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Pacemaker/Implantable Cardiac Defibrillator

Your Heart's Electrical System


The healthy heart beats approximately 100,000 times a day. Its steady rhythm sends oxygen-rich blood and nutrients to all of your body's cells with every heartbeat.


Your heart's rhythm is created and controlled by its own conduction system. Special tissues generate electrical signals that travel along pathways through the heart, keeping the heart beating at an appropriate pace. For more information about your heart's electrical system, see the section entitled "The Heart".


Problems with the Electrical System


There are many reasons why a heart's conduction system may become impaired. These include hereditary defects, certain drugs and scarring from a previous heart attack. Sometimes the conductive tissue itself may lose its ability to transmit electrical impulses. The symptoms below can be signs that your conduction system is having problems:

  • shortness of breath
  • dizziness
  • fatigue
  • fainting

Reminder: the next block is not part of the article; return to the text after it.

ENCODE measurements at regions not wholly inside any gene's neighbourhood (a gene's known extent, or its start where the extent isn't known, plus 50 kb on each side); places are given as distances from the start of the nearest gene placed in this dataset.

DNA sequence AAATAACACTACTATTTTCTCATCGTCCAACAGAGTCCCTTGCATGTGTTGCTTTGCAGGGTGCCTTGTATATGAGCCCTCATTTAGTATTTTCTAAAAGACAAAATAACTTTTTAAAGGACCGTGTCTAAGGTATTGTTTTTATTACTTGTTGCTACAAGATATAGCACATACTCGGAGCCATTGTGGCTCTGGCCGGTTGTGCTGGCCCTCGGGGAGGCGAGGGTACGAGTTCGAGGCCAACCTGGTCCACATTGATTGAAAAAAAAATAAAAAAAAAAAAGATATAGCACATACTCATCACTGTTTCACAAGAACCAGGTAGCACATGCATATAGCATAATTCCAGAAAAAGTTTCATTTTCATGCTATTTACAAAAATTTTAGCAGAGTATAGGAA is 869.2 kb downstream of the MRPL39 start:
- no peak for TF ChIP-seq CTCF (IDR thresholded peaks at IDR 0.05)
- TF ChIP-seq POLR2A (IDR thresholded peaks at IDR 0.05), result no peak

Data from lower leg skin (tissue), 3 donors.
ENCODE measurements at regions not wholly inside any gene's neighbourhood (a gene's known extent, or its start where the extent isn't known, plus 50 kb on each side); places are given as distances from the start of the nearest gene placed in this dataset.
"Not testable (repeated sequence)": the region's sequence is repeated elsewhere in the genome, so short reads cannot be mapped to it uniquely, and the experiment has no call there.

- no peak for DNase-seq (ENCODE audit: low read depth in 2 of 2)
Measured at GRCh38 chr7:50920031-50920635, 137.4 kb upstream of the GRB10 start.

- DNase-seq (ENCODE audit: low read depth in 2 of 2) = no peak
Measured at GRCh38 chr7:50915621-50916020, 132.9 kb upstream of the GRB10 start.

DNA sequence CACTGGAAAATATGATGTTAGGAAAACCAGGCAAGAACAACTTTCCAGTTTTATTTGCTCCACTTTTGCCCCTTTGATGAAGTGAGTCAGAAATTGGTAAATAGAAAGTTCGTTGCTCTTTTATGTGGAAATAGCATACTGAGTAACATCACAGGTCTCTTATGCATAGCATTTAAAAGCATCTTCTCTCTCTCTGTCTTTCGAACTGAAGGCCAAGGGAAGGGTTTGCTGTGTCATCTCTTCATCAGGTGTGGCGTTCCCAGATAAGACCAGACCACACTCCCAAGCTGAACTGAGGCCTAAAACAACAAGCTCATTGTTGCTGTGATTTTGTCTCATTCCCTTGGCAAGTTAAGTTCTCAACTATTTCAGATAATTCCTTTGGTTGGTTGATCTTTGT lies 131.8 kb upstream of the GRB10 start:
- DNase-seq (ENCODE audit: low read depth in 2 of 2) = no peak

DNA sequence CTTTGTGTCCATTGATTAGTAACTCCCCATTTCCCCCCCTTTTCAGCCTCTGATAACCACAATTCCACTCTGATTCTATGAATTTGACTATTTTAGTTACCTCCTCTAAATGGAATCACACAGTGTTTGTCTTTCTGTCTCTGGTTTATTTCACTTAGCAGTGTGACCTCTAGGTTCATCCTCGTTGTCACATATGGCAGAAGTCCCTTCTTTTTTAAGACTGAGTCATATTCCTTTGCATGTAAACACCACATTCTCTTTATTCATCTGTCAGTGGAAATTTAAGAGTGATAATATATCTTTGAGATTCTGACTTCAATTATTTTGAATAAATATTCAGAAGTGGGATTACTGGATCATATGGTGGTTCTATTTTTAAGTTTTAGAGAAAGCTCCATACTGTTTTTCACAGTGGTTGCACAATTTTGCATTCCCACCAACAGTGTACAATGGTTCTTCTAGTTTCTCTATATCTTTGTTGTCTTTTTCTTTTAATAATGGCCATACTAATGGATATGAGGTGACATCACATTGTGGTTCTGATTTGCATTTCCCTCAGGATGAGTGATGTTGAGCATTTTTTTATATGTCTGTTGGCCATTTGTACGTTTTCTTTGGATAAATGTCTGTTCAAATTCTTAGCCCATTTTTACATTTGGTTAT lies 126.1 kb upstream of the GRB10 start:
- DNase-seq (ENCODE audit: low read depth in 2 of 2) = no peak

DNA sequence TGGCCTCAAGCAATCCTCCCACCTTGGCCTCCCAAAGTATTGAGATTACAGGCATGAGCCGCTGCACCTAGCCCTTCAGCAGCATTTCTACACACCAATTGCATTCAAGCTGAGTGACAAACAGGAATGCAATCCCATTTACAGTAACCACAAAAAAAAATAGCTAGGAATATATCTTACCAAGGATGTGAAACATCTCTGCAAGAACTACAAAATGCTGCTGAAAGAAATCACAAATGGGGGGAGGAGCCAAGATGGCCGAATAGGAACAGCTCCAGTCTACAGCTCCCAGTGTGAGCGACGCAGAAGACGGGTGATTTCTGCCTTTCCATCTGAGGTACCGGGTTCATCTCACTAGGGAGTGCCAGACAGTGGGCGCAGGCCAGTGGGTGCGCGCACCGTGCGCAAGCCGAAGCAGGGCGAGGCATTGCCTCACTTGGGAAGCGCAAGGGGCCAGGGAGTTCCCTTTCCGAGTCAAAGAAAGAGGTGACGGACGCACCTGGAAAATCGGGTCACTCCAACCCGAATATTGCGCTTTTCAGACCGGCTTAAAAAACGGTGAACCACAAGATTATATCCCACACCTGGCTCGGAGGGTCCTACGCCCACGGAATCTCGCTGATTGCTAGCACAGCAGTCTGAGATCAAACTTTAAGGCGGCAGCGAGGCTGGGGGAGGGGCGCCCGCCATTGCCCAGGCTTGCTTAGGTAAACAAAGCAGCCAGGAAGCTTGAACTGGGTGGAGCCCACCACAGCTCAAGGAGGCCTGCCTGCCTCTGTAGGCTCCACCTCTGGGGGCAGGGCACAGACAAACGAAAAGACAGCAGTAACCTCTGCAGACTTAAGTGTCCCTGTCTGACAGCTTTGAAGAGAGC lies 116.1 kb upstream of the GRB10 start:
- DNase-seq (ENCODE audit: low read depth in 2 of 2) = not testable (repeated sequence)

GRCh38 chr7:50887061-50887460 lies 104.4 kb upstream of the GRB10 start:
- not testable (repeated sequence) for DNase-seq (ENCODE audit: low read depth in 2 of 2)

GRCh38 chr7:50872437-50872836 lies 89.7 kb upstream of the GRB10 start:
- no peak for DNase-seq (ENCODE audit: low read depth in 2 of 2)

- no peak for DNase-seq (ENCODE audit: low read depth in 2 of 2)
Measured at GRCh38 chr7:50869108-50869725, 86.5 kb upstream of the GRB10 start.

When your heart beats at a more normal rate, your symptoms should be relieved.



A pacemaker is a small electronic device implanted into the body to regulate the heart rate. The pacemaker monitors the contraction of the heart's atrial and ventricular activity to see if pacing is needed. If so, it provides electrical pacing, closely mimicking the heart's natural way of working.


A bi-ventricular pacemaker is especially designed for people with congestive heart failure. It keeps the right and left ventricles pumping together, decreasing side effects of congestive heart failure. These pacemakers utilize three separate pacing leads, which can be placed via the venous system, but sometimes requires an incision and direct placement on the heart surface. There can also be a combination of BI-V and ICD components.

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Implantable Cardiac Defibrillator (ICD)


Ventricular tachycardia and ventricular fibrillation are two abnormally fast rhythms that can be very dangerous, even life threatening, if not properly treated. If untreated, the heart cannot pump blood effectively and cardiac arrest occurs.


To treat this condition, your doctor will suggest an Implantable Cardioverter Defibrillator (ICD). The ICD is programmed to deliver rapid pacing signals

to restore a normal rhythm. If pacing does not stop the abnormal rhythm, a low energy to high energy cardioversion shock is delivered as needed until the heart resumes a safe, normal rhythm.


Pacing and cardioversion are often times not felt or associated with only mild discomfort. Defibrillation is often times described by patients as "temporary and fleeting, but also distressing". It startles them, but passes very quickly.


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